Abramowicz has been writing about bond market liquidity far longer than I have, and if she has concluded that we don't need to worry about bond market liquidity anymore, that is good enough for me.

Also I am super bored by it to be honest? I now declare this section non-mandatory. If people are actually worrying about bond market liquidity, I'll write about it. But I'm going to stop scraping Google for Maltese fund managers who might mention the word "liquidity." Bye!

Things happen.

RBS Fails Toughest-Ever BOE Stress Test, Boosts Capital Plan. Jes Staley’s contrarian bet on investment banking at Barclays. OPEC Ministers Say a Deal Is Close as Meeting on Oil Cuts Begins. China capital curbs reflect buyer’s remorse over market reforms. Company Earnings Show Strength as U.S. Growth Picks Up. Closed-end fund activism. Goldman Said to Prepare Volcker Defense for $250 Million Trader. Afghan mortgages. Number of ‘problem’ banks at seven-year low. U.S. probes hit defunct energy company linked to Platinum Partners. A New Strategy for Shareholder Activism: Engagement. Fintech Founder Pleads Guilty to Making Illegal Campaign Contributions. "The book does not have an acknowledgments section." Haggis might be legal soon. "It's probably a good time to review Balk's Three Laws." Trading nuns. Finance for kids. Justin Timberlake's 'Can't Stop the Feeling' named worst song of 2016.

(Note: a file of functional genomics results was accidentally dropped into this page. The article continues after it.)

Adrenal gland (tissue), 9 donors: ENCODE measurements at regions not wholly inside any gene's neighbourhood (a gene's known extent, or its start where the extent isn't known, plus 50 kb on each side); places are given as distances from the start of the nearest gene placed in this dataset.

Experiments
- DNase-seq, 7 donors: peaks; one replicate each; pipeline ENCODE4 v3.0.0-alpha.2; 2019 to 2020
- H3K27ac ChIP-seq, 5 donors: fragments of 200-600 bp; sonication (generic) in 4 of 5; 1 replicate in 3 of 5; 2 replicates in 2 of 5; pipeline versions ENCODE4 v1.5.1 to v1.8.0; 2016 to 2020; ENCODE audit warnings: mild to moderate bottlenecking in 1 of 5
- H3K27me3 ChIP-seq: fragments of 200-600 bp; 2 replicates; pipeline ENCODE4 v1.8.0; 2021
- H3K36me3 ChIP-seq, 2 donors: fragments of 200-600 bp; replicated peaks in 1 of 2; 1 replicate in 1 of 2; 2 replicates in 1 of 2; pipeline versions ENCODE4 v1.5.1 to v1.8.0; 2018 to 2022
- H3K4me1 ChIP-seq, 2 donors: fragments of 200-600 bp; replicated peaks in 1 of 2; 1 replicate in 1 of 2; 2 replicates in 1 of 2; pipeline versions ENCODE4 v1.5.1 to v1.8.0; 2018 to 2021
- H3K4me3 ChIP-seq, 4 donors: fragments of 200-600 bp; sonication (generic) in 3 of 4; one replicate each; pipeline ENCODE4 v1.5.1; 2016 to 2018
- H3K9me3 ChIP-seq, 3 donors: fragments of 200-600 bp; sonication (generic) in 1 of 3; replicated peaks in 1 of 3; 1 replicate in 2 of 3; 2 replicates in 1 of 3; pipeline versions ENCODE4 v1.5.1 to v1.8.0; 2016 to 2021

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This column does not necessarily reflect the opinion of the editorial board or Bloomberg LP and its owners.

To contact the author of this story:
Matt Levine at mlevine51@bloomberg.net

To contact the editor responsible for this story:
James Greiff at jgreiff@bloomberg.net